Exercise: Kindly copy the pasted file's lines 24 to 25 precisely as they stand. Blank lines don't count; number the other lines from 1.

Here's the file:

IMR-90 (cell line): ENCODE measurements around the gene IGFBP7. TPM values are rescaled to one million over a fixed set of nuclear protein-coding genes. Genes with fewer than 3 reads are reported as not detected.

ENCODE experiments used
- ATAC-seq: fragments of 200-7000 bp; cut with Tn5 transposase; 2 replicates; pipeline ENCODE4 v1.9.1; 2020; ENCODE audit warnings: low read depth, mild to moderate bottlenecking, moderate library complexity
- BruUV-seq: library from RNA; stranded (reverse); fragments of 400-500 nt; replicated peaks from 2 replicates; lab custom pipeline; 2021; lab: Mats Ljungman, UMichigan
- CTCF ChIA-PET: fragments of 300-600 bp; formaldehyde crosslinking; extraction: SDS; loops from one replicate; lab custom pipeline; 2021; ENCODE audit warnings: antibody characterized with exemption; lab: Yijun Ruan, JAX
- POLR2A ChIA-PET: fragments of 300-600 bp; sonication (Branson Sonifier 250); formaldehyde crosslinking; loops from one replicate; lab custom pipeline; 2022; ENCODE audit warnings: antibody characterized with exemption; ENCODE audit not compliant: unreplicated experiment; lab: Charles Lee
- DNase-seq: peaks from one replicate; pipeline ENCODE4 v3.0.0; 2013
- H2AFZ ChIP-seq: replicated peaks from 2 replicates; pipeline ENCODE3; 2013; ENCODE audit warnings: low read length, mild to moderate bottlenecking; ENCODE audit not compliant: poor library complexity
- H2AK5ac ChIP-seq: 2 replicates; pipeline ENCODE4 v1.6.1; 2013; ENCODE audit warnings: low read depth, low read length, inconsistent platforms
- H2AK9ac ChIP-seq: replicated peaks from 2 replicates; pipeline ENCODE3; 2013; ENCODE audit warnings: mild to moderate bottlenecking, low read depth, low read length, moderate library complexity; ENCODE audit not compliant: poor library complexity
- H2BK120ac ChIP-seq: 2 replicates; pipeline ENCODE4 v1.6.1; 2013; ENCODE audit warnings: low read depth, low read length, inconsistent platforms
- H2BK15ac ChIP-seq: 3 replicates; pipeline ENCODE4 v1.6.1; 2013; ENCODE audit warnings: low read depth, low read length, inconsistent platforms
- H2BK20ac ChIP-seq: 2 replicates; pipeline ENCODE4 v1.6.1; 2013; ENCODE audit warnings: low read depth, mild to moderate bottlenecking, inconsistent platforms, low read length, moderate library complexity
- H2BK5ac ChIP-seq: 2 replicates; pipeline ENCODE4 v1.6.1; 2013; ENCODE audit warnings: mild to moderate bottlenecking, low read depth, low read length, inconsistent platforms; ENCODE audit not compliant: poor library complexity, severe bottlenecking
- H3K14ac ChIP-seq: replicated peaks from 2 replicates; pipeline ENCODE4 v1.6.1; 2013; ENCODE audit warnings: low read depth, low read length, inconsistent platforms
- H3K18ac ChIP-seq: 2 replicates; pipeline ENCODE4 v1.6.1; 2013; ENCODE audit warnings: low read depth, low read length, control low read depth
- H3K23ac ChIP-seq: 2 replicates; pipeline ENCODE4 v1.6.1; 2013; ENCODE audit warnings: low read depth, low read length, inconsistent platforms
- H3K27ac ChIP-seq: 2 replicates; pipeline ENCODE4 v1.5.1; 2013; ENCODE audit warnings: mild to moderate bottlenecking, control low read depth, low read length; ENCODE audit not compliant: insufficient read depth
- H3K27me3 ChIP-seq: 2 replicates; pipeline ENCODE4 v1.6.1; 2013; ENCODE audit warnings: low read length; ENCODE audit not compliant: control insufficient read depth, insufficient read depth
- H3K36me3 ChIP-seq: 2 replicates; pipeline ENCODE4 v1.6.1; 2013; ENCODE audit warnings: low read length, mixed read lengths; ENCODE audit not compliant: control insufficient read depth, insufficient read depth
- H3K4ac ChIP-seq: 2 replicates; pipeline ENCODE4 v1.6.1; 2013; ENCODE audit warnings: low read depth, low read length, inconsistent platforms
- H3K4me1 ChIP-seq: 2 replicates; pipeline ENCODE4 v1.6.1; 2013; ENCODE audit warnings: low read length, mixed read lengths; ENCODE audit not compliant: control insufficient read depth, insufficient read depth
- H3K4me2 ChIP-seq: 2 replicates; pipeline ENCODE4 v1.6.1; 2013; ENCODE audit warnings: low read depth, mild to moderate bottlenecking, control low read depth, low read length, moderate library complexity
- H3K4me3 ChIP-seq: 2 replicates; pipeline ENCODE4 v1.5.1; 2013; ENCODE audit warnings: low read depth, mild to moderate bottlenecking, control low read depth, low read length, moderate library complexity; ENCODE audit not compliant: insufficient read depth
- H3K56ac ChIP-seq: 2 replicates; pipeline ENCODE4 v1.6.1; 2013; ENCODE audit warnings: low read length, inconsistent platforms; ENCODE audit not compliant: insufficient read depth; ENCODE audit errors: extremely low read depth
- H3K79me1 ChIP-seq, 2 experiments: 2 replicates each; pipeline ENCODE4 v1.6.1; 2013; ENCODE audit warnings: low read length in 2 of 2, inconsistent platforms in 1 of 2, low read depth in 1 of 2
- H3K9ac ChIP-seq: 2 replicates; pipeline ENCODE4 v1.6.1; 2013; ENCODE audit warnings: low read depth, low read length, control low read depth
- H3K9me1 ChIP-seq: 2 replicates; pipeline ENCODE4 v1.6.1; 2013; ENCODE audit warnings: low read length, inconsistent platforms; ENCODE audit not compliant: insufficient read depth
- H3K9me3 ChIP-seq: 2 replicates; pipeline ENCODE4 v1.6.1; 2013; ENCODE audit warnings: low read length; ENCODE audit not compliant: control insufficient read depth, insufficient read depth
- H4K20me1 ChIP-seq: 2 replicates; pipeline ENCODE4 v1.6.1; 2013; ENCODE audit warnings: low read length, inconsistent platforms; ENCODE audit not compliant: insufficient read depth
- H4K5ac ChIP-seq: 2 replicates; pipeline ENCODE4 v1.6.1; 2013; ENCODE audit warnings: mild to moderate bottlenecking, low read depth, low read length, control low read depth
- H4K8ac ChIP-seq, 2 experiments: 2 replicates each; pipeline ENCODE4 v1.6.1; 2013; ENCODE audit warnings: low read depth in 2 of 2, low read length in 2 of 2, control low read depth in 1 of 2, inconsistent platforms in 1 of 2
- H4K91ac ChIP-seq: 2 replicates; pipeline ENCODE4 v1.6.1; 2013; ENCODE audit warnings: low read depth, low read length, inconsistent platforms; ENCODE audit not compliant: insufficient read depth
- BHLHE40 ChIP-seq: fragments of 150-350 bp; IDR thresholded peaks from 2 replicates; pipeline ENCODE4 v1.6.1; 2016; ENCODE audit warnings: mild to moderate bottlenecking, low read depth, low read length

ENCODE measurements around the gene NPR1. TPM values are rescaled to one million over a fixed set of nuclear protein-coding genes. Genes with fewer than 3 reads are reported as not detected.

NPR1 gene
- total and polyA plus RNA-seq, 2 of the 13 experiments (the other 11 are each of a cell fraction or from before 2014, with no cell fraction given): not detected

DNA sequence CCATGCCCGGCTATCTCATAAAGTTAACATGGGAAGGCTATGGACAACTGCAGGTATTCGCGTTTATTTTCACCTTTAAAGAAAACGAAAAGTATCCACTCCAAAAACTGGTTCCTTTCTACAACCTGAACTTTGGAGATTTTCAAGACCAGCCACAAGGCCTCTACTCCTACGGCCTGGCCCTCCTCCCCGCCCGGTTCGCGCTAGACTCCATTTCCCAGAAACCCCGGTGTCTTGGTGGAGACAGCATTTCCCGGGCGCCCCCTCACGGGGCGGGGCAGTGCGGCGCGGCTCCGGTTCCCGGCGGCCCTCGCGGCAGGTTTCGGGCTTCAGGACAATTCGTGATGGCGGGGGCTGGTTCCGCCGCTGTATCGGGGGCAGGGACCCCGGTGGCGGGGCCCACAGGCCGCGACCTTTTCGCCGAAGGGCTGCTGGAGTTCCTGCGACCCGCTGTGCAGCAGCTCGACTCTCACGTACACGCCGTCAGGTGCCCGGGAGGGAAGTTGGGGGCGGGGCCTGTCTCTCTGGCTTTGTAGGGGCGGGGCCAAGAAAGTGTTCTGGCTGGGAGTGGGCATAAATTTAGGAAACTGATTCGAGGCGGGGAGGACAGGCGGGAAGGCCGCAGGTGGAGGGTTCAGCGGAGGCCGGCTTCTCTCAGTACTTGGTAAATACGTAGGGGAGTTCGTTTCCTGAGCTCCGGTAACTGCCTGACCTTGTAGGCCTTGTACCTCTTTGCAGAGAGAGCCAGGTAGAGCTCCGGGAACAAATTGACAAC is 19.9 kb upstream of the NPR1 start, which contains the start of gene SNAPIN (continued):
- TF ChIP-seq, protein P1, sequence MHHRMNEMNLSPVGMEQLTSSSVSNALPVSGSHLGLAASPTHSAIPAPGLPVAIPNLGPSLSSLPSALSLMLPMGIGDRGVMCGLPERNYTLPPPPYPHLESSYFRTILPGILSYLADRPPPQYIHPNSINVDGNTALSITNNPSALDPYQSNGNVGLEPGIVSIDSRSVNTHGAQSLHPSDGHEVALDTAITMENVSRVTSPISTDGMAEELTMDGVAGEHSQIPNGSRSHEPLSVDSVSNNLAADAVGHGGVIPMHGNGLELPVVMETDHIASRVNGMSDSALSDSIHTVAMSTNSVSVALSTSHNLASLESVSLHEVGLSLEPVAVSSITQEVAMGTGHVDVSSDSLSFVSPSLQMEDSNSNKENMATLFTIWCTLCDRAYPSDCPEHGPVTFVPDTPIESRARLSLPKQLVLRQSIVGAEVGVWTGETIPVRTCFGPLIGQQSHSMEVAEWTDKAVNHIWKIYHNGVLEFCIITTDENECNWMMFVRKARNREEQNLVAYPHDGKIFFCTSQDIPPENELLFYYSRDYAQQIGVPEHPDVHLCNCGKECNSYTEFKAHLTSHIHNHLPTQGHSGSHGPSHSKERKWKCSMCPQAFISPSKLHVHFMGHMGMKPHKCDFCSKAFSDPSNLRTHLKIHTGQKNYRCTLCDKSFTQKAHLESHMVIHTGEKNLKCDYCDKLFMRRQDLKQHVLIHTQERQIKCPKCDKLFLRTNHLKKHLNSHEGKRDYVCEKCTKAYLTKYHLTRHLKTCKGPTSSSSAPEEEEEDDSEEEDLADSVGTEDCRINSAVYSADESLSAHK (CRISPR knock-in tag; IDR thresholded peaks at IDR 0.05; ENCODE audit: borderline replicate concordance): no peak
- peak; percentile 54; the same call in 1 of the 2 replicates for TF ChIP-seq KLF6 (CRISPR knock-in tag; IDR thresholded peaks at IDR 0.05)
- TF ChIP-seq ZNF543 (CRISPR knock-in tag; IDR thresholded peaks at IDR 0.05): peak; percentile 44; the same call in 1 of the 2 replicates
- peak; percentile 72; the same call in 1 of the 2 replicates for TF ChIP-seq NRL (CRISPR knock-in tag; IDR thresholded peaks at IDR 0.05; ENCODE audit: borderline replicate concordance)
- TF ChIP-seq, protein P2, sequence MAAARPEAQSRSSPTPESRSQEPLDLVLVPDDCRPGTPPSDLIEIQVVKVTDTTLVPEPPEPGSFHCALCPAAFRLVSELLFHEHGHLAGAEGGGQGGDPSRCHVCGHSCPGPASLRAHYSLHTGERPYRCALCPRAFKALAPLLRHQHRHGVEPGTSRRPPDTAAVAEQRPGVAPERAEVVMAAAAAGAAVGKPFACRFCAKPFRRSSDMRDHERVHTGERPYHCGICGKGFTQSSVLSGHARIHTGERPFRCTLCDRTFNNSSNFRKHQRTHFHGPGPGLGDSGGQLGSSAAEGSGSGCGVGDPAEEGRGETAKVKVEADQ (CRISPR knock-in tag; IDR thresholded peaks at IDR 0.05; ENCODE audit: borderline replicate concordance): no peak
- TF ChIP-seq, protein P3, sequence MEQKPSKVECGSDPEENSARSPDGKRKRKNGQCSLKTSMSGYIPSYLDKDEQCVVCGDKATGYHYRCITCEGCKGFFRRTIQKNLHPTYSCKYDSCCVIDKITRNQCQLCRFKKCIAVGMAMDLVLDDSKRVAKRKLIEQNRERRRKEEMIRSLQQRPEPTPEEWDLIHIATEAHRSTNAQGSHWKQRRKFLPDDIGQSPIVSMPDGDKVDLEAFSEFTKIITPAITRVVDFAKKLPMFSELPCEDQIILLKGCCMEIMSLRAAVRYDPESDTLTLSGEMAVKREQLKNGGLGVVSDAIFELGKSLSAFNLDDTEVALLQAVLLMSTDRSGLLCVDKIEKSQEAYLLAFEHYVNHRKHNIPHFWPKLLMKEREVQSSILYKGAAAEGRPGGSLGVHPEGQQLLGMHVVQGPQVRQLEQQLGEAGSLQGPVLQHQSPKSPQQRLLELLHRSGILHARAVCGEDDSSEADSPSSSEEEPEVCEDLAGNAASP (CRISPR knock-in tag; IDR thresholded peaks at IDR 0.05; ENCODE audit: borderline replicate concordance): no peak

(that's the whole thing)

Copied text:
- H3K4me3 ChIP-seq: 2 replicates; pipeline ENCODE4 v1.5.1; 2013; ENCODE audit warnings: low read depth, mild to moderate bottlenecking, control low read depth, low read length, moderate library complexity; ENCODE audit not compliant: insufficient read depth
- H3K56ac ChIP-seq: 2 replicates; pipeline ENCODE4 v1.6.1; 2013; ENCODE audit warnings: low read length, inconsistent platforms; ENCODE audit not compliant: insufficient read depth; ENCODE audit errors: extremely low read depth